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Precautions keep kissing bugs out

By Carolyn B. Edwards BCC Staff Writer

One of the challenges in writing about the growing threat of Chagas disease in Texas is the lack of data. Most studies date back at least a couple of years. However, trends detected by the Texas Department of Health Services and the federal Centers for Disease Control have been indicating for some time now that the disease is a growing threat across the Southwest.

Dogs seem to be particularly vulnerable to the disease, carried in the feces of the so-called kissing bug, also known locally as a bloodsucker. The insect carries the disease-causing parasite, Trypansoma cruzi, to the victim. The parasite then ravages the heart, nerves and muscles of the victim.

Because victims may die of heart disease, kidney failure or respiratory failure, the underlying cause of death, trypanosomiasis, may be overlooked.

In South America, where the disease has been prevalent for a longer period of time, it is the fourth leading cause of death.

According to the CDC, there are 11 different species of triatomine bugs found in the southern United States. Not all of them have been proven to carry the parasite.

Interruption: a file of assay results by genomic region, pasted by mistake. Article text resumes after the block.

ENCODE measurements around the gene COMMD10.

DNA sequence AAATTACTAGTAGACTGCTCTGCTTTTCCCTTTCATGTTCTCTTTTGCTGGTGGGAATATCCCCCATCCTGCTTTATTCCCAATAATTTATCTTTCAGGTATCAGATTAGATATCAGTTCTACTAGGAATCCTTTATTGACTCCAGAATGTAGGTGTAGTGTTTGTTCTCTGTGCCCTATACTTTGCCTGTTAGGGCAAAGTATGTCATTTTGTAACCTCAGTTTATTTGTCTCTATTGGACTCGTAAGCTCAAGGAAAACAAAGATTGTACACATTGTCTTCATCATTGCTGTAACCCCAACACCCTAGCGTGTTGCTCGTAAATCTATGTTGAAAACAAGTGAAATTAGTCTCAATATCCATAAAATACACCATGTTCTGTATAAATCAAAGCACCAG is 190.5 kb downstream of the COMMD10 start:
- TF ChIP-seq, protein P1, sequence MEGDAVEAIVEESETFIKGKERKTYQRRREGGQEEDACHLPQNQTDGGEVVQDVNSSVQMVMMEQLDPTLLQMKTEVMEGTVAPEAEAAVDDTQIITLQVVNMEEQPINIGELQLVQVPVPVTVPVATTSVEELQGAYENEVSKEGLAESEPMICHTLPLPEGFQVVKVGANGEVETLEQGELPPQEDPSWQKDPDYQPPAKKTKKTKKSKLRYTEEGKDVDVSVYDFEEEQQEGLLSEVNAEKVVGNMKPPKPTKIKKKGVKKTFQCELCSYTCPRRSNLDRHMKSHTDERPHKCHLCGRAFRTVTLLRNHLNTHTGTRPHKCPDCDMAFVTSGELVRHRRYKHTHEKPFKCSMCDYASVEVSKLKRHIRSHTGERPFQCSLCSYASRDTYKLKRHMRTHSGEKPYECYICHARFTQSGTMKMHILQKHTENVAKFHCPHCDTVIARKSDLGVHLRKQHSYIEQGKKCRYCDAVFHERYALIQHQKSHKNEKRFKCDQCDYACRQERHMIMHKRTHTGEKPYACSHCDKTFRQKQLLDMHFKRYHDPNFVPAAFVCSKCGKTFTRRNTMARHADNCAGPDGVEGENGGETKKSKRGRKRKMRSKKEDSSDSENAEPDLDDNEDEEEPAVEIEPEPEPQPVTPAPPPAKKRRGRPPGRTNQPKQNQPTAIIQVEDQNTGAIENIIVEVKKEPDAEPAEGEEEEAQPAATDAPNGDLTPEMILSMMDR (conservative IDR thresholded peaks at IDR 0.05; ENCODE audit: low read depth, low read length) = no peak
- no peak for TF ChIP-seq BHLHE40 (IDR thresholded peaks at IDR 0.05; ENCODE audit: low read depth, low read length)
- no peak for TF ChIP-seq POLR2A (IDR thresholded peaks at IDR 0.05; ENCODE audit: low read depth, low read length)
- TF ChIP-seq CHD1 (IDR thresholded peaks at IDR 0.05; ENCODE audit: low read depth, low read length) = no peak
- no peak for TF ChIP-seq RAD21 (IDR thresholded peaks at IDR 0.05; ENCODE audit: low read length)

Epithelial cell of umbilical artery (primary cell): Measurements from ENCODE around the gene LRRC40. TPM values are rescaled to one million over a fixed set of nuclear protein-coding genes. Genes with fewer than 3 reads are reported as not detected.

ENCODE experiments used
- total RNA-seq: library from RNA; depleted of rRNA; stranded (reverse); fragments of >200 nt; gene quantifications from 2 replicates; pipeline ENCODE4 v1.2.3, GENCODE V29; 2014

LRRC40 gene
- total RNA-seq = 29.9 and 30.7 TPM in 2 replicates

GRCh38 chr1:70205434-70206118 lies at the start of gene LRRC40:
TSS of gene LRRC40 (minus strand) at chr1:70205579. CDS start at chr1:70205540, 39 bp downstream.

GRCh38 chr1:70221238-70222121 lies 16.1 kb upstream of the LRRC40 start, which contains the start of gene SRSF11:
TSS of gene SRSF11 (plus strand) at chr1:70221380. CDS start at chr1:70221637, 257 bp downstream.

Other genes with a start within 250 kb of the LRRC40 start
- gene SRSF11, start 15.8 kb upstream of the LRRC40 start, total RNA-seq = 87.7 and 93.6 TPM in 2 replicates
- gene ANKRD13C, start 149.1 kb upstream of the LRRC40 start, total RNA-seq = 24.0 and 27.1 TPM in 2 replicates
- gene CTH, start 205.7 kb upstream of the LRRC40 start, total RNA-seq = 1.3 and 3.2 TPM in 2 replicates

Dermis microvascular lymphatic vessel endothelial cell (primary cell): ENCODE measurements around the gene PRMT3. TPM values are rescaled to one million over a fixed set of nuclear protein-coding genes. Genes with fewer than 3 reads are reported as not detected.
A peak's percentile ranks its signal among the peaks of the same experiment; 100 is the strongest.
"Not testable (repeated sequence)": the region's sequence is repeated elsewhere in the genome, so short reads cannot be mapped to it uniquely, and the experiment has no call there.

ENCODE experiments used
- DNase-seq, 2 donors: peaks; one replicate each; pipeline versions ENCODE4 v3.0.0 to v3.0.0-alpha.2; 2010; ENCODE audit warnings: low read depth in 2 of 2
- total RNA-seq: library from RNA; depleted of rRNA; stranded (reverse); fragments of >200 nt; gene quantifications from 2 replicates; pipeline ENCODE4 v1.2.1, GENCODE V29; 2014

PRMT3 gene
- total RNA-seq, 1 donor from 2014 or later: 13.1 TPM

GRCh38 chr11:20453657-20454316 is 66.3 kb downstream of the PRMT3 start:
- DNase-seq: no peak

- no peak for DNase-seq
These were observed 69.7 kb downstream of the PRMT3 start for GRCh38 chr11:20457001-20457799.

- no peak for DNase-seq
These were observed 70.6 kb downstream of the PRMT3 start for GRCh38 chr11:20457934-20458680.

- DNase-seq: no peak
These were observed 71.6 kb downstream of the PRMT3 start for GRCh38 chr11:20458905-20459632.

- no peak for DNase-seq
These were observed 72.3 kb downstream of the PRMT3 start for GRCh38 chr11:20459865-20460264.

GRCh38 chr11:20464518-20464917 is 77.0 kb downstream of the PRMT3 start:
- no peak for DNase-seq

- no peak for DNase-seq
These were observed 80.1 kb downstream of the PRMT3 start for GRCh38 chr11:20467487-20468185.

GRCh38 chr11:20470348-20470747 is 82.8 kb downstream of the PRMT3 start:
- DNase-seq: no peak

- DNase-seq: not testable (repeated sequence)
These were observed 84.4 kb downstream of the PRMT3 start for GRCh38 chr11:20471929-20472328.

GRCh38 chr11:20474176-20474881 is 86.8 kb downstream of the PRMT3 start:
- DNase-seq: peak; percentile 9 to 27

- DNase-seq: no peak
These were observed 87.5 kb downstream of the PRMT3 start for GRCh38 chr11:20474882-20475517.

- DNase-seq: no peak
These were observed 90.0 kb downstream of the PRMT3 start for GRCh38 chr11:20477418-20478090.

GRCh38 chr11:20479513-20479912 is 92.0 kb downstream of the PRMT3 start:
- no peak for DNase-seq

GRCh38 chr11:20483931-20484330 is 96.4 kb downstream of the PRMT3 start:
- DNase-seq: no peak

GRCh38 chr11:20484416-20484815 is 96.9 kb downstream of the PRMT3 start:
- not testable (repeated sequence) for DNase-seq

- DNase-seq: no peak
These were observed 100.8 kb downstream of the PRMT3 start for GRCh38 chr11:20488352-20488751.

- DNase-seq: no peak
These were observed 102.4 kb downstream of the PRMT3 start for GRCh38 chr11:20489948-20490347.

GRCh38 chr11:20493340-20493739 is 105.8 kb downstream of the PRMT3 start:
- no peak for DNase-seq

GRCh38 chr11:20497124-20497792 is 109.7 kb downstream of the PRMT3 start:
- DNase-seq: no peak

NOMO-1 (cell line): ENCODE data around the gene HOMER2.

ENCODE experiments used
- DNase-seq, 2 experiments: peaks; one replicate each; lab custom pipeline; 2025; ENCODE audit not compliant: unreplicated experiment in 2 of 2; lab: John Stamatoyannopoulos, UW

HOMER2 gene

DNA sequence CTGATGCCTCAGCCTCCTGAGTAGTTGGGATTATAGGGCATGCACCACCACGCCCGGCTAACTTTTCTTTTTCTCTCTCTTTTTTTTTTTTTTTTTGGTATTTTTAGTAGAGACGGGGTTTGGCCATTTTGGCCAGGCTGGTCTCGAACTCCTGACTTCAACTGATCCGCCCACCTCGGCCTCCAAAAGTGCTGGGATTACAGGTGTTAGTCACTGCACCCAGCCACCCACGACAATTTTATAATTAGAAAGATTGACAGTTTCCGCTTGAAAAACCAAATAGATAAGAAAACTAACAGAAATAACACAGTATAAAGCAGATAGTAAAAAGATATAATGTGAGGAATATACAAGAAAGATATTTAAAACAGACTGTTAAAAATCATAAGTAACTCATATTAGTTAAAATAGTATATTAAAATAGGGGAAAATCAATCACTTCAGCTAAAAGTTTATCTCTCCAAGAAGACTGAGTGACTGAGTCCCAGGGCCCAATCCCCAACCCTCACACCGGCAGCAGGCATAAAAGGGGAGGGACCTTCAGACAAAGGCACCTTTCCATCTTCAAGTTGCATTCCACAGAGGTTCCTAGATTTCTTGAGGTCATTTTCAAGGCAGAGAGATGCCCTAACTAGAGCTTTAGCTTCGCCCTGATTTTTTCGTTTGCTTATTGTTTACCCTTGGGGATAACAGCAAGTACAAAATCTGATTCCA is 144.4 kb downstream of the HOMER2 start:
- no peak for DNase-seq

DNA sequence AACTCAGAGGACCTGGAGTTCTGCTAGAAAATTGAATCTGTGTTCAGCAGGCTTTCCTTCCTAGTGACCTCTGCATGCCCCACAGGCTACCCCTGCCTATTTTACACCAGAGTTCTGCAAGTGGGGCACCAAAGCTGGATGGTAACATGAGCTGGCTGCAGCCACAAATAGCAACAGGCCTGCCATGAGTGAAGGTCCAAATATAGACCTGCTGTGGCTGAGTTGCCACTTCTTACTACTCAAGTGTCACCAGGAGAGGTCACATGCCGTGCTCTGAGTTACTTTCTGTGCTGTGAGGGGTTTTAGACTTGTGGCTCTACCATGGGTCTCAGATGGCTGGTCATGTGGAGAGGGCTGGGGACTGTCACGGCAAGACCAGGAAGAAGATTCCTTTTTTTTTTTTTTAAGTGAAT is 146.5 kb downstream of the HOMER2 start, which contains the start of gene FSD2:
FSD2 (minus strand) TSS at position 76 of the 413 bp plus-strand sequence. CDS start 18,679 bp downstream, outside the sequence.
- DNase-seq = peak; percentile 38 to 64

The CDC advises consulting with a licensed pest control operator if you are thinking about controlling the insect with insecticides. Bait formulations such as roach hotels commonly are not effective against triatomine bugs.

Other precautions to prevent house infestation include:
• Sealing cracks and gaps around windows, walls, roofs, and doors
• Removing wood, brush, and rock piles near your house
• Using screens on doors and windows and repairing any holes or tears
• If possible, making sure yard lights are not close to your house (lights can attract the bugs)
• Sealing holes and cracks leading to the attic, crawl spaces below the house, and to the outside
• Having pets sleep indoors, especially at night
• Keeping your house and any outdoor pet resting areas clean, in addition to periodically checking both areas for the presence of bugs.

Thanks to the Texas Legislature, Chagas is now a reportable disease for both animals and humans and the state health department has begun collecting data.

According to Nicole Evert, epidemiologist with the health department, "It just became reportable in January of this year and there have been no confirmed human cases this year yet. However, the system is just getting up and running."

According to one Texas study, eight percent of all military training dogs and over 100 monkeys at the Southwest Research primate colony in San Antonio are infected.

Ed Wozniak, with the zoonosis control department of the state health department, has found 35-75 percent of the triatomine bugs he has collected in Central Texas carrying the disease.